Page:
I’ve dealt with quite a bit of my own internal separations, and healing and hugging seems to be the only way to help. For example. I meet a Jesus Freak who acts a little dominant toward me, and my subconscious starts fantasizing about fucking him into submission. It’s not rape because in the fantasy he participates and enjoys it, and rape is a horrible thing that damages everyone involved. I don’t try to run out and seduce a straight Christian, obviously, but I don’t stop at rejecting the fantasy and condemning the behavior. I ask, Why does my subconscious want to do that? It’s because I feel like his religion threatens me, and indeed this is a religion some of whose followers want to deny me basic civil rights, and some of whose branches literally teach that my only hope for salvation is to live a lonely life and to die as quickly as possible. I get so upset by this religion because for most of my life I did let it take my power away from me, my power to choose what life I was to lead and how to live it. In short, it really has little to do with the JF himself, who actually did his best to be kind and understanding and helpful, and if he judges me for being gay, he keeps that information to himself. It’s hard for me to trust Christians since the ones in Texas tried to get me fired – again, nothing to do with this specific JF. Now, why did my subconscious show this specific behavior? Why not another form of power? Because my sex life is leaving me dissatisfied, so I want more control over this area of my life too. The fantasy combines two areas of my life that have been at odds with each other, and combines them in a way that leaves me on top, in a position of power, in control of the situation. Now that I understand what’s wrong with me, I accept the parts of me that feel powerless and love myself even though I don’t have all the control I want. Then I look for ways to feel more powerful that don’t involve hurting other people.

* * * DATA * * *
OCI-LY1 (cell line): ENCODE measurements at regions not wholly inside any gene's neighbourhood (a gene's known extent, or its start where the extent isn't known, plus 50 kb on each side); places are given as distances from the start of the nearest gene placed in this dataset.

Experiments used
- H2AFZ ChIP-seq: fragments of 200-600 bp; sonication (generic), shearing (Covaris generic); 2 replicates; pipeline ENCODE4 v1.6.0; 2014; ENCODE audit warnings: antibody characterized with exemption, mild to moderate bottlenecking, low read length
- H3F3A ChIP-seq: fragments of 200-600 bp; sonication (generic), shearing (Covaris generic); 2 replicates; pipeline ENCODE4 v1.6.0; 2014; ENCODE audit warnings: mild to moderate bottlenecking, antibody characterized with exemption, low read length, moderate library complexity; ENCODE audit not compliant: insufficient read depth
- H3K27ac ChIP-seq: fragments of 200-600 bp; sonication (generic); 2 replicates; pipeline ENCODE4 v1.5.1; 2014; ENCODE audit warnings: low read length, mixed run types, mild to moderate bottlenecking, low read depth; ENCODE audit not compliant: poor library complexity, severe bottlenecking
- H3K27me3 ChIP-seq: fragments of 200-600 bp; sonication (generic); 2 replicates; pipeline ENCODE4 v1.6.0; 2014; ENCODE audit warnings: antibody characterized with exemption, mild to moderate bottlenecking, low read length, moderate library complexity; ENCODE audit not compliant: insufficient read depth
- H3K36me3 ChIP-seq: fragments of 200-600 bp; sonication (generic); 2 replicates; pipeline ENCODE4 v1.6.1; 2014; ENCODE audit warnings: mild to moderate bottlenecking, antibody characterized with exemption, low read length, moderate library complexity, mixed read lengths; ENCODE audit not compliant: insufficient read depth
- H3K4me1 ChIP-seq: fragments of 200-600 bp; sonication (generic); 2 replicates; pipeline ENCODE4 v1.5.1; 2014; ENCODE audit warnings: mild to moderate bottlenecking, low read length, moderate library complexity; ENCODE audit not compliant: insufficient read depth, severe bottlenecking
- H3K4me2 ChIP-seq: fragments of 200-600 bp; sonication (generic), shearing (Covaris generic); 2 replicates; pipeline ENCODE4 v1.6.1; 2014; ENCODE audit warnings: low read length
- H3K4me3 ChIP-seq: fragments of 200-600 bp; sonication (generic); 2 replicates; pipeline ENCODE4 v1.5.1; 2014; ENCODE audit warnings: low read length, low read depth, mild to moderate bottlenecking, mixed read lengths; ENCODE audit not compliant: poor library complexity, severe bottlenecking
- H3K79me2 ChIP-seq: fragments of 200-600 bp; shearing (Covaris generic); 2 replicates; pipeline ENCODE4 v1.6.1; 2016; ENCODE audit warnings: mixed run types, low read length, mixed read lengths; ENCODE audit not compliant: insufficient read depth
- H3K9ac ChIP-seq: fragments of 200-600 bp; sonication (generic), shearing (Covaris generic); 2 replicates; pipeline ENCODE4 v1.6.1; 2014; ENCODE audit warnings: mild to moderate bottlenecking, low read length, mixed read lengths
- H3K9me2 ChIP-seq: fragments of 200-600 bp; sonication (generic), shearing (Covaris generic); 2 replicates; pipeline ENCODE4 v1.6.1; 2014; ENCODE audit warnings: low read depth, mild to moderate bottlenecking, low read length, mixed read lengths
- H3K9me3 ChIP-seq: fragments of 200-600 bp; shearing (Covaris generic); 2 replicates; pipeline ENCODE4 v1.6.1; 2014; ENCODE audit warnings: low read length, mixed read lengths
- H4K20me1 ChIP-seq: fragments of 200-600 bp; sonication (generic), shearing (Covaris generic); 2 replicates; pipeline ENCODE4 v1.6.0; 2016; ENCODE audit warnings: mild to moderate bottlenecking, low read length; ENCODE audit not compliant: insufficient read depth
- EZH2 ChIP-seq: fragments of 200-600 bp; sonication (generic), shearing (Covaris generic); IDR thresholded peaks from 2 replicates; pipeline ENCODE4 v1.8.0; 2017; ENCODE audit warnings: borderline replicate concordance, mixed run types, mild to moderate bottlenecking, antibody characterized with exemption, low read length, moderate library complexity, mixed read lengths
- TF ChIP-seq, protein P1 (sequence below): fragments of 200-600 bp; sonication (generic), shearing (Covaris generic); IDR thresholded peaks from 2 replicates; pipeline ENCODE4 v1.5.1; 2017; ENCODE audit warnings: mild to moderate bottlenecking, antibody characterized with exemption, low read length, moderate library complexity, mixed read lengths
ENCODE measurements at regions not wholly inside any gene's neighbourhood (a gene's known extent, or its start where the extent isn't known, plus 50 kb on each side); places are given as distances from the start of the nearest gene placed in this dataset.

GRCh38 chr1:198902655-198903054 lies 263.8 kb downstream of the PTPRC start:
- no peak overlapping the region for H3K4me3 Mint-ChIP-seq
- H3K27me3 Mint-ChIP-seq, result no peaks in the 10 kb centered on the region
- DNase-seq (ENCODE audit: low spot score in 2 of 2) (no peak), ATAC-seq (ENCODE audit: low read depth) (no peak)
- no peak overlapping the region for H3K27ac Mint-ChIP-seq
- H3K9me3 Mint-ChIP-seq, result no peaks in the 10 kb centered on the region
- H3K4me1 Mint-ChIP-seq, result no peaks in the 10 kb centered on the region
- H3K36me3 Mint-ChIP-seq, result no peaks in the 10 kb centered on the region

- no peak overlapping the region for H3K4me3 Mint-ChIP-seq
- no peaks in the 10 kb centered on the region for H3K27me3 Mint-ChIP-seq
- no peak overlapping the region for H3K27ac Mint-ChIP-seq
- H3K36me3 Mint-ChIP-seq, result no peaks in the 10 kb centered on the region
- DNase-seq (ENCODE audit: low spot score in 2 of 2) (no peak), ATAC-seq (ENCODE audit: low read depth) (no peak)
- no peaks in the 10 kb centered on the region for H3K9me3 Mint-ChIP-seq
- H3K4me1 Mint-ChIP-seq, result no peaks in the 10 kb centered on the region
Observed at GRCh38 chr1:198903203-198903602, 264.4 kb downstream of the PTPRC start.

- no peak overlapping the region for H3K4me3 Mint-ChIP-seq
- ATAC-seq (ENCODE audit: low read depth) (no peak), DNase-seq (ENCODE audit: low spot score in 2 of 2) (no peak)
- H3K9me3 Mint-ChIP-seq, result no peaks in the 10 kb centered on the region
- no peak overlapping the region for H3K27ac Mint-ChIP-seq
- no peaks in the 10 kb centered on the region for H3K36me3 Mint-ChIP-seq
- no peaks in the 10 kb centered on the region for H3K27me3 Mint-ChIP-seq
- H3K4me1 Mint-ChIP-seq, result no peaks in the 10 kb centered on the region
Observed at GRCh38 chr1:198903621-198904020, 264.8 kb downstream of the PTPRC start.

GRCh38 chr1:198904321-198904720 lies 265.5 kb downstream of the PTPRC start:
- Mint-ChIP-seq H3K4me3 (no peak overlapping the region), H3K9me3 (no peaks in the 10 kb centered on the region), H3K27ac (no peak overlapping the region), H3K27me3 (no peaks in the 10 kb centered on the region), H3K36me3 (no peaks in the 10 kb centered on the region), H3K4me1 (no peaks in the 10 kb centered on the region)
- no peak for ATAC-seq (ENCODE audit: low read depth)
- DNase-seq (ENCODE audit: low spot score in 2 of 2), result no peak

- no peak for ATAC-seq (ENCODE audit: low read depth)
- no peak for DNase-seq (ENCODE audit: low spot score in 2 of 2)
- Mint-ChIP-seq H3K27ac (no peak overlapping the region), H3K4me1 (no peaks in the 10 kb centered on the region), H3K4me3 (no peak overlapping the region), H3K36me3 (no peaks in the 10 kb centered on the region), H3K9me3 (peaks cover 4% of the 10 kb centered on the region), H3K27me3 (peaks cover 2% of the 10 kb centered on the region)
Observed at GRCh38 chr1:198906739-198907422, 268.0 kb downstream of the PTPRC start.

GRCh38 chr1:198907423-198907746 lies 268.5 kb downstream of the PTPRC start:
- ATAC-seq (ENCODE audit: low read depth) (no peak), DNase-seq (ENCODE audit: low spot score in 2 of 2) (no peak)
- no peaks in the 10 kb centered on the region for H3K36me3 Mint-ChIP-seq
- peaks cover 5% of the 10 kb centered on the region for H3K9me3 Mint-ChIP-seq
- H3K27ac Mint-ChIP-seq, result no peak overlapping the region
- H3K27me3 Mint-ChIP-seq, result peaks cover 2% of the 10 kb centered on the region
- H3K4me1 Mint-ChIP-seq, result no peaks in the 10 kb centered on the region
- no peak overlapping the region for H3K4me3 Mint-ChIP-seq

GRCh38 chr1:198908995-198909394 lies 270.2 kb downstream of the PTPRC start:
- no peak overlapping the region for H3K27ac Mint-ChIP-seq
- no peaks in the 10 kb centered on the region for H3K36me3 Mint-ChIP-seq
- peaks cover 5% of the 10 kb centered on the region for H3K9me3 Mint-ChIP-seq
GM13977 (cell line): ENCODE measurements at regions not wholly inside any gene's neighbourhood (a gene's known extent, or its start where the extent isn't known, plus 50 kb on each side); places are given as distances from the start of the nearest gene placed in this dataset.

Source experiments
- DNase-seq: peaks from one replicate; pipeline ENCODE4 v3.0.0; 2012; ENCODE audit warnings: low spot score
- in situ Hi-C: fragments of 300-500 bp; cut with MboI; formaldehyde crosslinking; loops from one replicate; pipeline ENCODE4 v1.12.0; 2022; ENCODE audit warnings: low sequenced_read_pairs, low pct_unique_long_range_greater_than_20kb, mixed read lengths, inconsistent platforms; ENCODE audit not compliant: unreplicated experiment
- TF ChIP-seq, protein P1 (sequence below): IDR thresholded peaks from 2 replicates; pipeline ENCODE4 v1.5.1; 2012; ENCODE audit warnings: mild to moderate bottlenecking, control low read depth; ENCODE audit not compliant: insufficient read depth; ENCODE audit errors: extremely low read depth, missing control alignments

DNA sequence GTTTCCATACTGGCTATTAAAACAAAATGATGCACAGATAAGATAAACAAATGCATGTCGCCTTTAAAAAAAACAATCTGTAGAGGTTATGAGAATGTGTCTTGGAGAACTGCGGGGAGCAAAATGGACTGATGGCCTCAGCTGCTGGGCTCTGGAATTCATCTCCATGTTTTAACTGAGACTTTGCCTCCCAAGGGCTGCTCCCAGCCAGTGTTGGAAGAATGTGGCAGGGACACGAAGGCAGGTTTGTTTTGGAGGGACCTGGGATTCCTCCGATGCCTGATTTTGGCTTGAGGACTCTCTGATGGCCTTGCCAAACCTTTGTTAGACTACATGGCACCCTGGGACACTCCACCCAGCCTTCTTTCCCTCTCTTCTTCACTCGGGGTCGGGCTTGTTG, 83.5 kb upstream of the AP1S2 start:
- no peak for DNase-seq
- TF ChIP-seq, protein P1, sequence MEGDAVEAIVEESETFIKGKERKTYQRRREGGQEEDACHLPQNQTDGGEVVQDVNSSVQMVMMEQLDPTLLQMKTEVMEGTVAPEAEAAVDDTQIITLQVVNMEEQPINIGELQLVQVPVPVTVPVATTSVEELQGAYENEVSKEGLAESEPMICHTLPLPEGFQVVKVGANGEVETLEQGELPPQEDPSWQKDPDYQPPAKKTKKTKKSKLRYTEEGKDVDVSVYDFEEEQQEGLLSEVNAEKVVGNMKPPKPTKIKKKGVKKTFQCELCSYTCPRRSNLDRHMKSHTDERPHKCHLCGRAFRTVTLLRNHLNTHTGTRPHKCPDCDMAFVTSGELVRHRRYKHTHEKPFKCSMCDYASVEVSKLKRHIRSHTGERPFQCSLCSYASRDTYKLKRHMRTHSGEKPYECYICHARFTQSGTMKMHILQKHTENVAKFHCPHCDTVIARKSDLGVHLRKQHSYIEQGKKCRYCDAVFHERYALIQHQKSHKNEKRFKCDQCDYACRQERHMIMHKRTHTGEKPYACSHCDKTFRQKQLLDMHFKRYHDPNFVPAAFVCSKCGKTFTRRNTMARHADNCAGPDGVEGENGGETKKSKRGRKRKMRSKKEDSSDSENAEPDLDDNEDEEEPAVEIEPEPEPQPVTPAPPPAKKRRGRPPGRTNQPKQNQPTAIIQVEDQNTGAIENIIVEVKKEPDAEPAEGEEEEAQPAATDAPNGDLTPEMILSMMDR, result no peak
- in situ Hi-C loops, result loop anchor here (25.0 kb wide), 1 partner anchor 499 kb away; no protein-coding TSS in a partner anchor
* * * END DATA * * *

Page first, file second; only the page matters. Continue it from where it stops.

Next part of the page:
But this is drifting away from Calvino. His book exposes misogyny and injustice, but its aim is reconciliation, combining duty and passion, cruelty and kindness, accepting both ends of the dichotomies as human traits that only exist in community, never in isolation. It’s a symbol of loving all that we find in ourselves, the good and the evil, because it takes both to make a complete human.